What happened here was so terrifying that some folks, even today, refuse to talk about it. – Narrator
Written and directed by Zac Adams 2008, 50 minutes, Not rated
Starring: Lynn Hoffman as the narrator
The first I heard of the legend of The Bell Witch was over four years ago when I reviewed The Bell Witch Haunting — a low-budget docudrama made in Tennessee, home of the infamous Bell Witch. While it was desperately too long, it did a good job covering the myth of the Bell Witch, and it left me interested to learn more.
Afterwards, I read a couple of books, checked out a couple of sites and watched An American Haunting — a film with fantastic potential, but was ultimately only lackluster.
Yet, as seemingly popular as the Bell Witch's legend is — at least in Tennessee — I was surprised that documentaries on it were curiously lacking. So when The Bell Witch Legend was offered for review, I was eager to check it out. Finally, I rejoiced, a documentary on this infamous ghost.
The Bell Witch Legend has all the pieces for a great doc. It has descendants of the Bells (the family tormented by the spirit), local historians of the subject and access to many of the locations as it was filmed in Tennessee. On paper, this is a rock solid film.
However, what kills this documentary is its lack of direction and poor editing. The Bell Witch Legend has some solid interview subjects, but it's mostly talk, and talk with no direction at that, bouncing from topic to topic. I don't blame the interviewees for this, as it's not their responsibility to stay on subject. Instead it's up to the interviewer to keep them on track and, sadly, this doesn't happen. Instead of getting a linear story of the Bells and their history, you get a hodgepodge of stories that never seem to come together. The story of the Bell Witch is one that demands to be told in a direct fashion, and bouncing around doesn't help it in the least.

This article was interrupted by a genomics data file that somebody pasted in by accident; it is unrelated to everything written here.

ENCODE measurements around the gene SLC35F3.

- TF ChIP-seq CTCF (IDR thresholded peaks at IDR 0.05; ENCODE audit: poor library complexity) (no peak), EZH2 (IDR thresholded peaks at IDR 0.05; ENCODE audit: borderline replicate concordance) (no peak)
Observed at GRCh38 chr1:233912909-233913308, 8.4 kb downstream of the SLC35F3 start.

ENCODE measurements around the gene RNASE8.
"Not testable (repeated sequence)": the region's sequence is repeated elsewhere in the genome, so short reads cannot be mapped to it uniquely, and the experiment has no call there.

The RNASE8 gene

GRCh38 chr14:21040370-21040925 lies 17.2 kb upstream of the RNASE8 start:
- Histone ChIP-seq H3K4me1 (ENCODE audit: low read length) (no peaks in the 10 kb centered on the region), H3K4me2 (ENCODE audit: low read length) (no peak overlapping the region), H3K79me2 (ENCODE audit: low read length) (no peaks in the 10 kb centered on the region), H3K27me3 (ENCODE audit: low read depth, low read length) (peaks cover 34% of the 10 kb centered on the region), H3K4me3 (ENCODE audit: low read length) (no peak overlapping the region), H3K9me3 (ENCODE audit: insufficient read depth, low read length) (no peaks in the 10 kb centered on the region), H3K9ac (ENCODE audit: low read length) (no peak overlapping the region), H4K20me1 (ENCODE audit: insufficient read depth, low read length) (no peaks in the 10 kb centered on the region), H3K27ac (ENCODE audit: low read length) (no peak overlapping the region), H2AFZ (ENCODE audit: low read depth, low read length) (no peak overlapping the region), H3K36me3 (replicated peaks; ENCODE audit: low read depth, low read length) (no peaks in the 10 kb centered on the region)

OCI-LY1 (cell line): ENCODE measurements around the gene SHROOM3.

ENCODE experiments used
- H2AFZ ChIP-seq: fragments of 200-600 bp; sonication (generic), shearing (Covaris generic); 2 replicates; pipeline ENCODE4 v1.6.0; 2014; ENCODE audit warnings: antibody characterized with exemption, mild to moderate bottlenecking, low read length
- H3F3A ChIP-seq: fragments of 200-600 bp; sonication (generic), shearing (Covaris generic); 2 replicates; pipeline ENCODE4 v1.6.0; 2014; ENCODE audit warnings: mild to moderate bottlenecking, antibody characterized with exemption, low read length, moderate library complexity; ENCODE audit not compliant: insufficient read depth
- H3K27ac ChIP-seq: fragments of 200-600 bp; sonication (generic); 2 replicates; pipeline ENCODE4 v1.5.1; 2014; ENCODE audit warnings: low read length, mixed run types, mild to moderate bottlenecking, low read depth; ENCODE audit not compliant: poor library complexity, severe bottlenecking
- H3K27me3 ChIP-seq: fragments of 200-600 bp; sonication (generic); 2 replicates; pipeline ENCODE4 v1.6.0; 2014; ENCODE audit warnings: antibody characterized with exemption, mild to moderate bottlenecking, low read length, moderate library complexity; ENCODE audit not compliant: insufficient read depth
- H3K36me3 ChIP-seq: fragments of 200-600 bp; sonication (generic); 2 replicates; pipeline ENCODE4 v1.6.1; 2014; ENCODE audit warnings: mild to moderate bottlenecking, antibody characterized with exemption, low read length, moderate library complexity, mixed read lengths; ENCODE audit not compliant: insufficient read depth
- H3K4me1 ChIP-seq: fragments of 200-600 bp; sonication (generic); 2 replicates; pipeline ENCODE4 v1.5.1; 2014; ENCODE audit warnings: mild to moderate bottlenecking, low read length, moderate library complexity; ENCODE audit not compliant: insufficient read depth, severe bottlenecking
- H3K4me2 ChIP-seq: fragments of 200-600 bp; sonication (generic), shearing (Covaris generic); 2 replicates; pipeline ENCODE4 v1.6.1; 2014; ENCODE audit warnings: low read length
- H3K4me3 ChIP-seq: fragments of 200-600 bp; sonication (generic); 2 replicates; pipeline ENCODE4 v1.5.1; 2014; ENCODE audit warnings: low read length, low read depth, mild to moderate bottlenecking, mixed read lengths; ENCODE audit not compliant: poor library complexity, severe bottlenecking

This is a shame, too, as the subjects are eager to tell the history in a wonderful folksy way, but the film lacks the ability to focus on one topic long enough to make any sense in the bigger picture. There are exceptions, of course, like when Bob Bell — owner of the local funeral home — shares some experiences he had as a child, including a television mysteriously acting up when the family attempted to watch a TV special on the Bell Witch, only to return to normal when the special was over. Sadly, though, these instances are few and far between.
Knowing a good chunk of the history of the Bell Witch helped tremendously when watching this documentary, as I was able to fill in many of the blanks, but if someone is going in having never heard anything about the Bell Witch, they will be sorely disappointed. That said, the people interviewed were all incredibly likeable, and there are some amusing and thought-provoking experiences sprinkled throughout, but until you know the history of the Bell Witch, this should be skipped.
Video and Audio:
Video and audio will not be graded as this is a screener.
Special Features will not be graded as this is a screener.
(Equipment includes a Mitsubishi WS-48613 48” HDTV, OPPO DV-970HD DVD player and Onkyo HTS-770 Home Theater System and, in some cases, a Sony 27” WEGA TV and a Sony DVP-NS50P DVD player.)
He's the puppet master. You don't see him, but he pulls the strings that gets things done. He's the silent partner. He's black ops. If you notice his presence, it's the last thing you'll notice — because now you're dead. He's the shadow you thought you saw in that dark alleyway. You can have a conversation with him, and when you turn around to offer him a cup of coffee, he's already gone.